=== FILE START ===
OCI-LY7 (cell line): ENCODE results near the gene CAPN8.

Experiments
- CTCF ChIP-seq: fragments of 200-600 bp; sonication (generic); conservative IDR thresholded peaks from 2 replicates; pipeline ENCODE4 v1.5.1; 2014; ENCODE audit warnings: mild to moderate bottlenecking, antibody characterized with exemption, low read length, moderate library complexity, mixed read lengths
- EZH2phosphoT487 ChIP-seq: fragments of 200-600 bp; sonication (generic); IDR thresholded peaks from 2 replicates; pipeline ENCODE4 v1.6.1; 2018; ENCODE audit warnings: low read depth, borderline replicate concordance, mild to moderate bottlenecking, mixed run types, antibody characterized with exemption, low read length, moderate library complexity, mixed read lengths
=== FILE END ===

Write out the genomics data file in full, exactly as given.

OCI-LY7 (cell line): ENCODE results near the gene CAPN8.

Experiments
- CTCF ChIP-seq: fragments of 200-600 bp; sonication (generic); conservative IDR thresholded peaks from 2 replicates; pipeline ENCODE4 v1.5.1; 2014; ENCODE audit warnings: mild to moderate bottlenecking, antibody characterized with exemption, low read length, moderate library complexity, mixed read lengths
- EZH2phosphoT487 ChIP-seq: fragments of 200-600 bp; sonication (generic); IDR thresholded peaks from 2 replicates; pipeline ENCODE4 v1.6.1; 2018; ENCODE audit warnings: low read depth, borderline replicate concordance, mild to moderate bottlenecking, mixed run types, antibody characterized with exemption, low read length, moderate library complexity, mixed read lengths